We owe it to our sellers to stage the properties, but we also owe it to ourselves. Your listings will look better than ever, sell faster, and be more profitable.

Open House Success

Guest blog by Barbara Kavovit
Author of Invest in Your Nest: Add Style, Comfort, and Value to Your Home

An open house creates excitement and lets a lot of people view the property at once. Even if your neighbors who have no intention of buying come by (and this will happen), they may have friends and friends of friends who are interested in buying a house -- and if they like what they see, they will spread the word. Make sure your open house is a success by:

  • Placing your house brochure in conspicuous locations around the house
  • Replacing light bulbs with bulbs of the highest wattage the fixtures will allow and turning on all the lights -- bright houses are more appealing than dark ones
  • Keeping draperies and window coverings open
  • Placing a bowl of fresh fruit such as apples or lemons and limes on the kitchen island or table
  • Making sure the bathroom towels are clean (or new), beautifully folded, and stacked or hung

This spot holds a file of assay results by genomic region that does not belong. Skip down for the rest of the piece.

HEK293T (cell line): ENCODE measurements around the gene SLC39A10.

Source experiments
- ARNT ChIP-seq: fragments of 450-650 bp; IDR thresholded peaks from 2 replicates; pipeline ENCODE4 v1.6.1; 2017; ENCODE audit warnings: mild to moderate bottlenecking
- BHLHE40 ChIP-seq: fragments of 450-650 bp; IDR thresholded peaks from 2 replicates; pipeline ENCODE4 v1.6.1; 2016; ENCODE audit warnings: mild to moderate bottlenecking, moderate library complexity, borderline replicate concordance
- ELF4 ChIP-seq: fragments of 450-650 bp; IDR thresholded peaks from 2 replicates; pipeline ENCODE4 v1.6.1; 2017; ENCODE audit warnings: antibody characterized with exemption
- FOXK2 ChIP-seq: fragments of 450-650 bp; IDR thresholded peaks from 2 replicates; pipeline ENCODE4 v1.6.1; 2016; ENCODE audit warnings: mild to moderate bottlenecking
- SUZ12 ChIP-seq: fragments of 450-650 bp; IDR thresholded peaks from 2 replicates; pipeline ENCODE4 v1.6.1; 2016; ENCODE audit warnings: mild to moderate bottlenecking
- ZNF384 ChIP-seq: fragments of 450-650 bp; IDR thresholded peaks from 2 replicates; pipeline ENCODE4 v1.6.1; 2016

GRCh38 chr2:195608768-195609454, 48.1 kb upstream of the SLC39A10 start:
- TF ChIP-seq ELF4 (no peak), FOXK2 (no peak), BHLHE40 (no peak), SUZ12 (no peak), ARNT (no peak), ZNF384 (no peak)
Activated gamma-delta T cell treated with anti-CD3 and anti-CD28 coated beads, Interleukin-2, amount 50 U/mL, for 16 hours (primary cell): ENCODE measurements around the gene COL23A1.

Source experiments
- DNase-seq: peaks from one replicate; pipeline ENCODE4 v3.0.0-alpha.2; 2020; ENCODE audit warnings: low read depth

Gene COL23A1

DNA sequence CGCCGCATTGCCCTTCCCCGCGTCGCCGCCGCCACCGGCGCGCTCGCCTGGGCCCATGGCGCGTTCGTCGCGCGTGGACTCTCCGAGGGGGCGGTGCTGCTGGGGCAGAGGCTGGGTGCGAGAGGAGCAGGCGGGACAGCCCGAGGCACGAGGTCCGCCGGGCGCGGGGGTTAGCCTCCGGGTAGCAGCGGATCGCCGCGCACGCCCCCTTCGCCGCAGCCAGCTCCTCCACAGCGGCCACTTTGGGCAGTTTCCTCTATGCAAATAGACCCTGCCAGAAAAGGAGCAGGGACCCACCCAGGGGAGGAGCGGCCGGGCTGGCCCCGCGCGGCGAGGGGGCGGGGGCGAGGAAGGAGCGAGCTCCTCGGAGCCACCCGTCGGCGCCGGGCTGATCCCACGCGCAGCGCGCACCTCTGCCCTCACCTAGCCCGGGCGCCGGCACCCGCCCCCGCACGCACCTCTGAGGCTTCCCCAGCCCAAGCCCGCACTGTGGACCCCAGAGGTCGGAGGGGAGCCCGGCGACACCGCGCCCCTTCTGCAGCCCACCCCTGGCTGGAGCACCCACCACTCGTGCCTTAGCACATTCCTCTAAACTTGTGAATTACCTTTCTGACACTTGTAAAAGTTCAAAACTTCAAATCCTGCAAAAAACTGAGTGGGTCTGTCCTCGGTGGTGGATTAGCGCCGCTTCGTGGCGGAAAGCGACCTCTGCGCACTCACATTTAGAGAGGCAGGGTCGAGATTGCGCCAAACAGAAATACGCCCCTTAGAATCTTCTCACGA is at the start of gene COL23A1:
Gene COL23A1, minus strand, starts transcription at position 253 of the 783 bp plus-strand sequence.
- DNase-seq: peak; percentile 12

• Setting your dining room or kitchen table for a meal with your prettiest china and best linen napkins
  • Storing accumulated mail out of sight and tossing old newspapers and magazines
  • Cleaning out the fireplace and stacking new logs; if it's cold outside, build a fire
  • Turning off the TV and softly playing jazz or classical music
  • Grinding up a fresh lemon or orange in the garbage disposal or simmering some cinnamon and cloves in a pot of water on the stove
  • Locking up or securely storing small valuables
  • Keeping pets securely penned or contained so they don't frighten buyers or escape during a viewing

Know Your Credit Score

Guest blog by Barbara Kavovit
Author of Invest in Your Nest: Add Style, Comfort, and Value to Your Home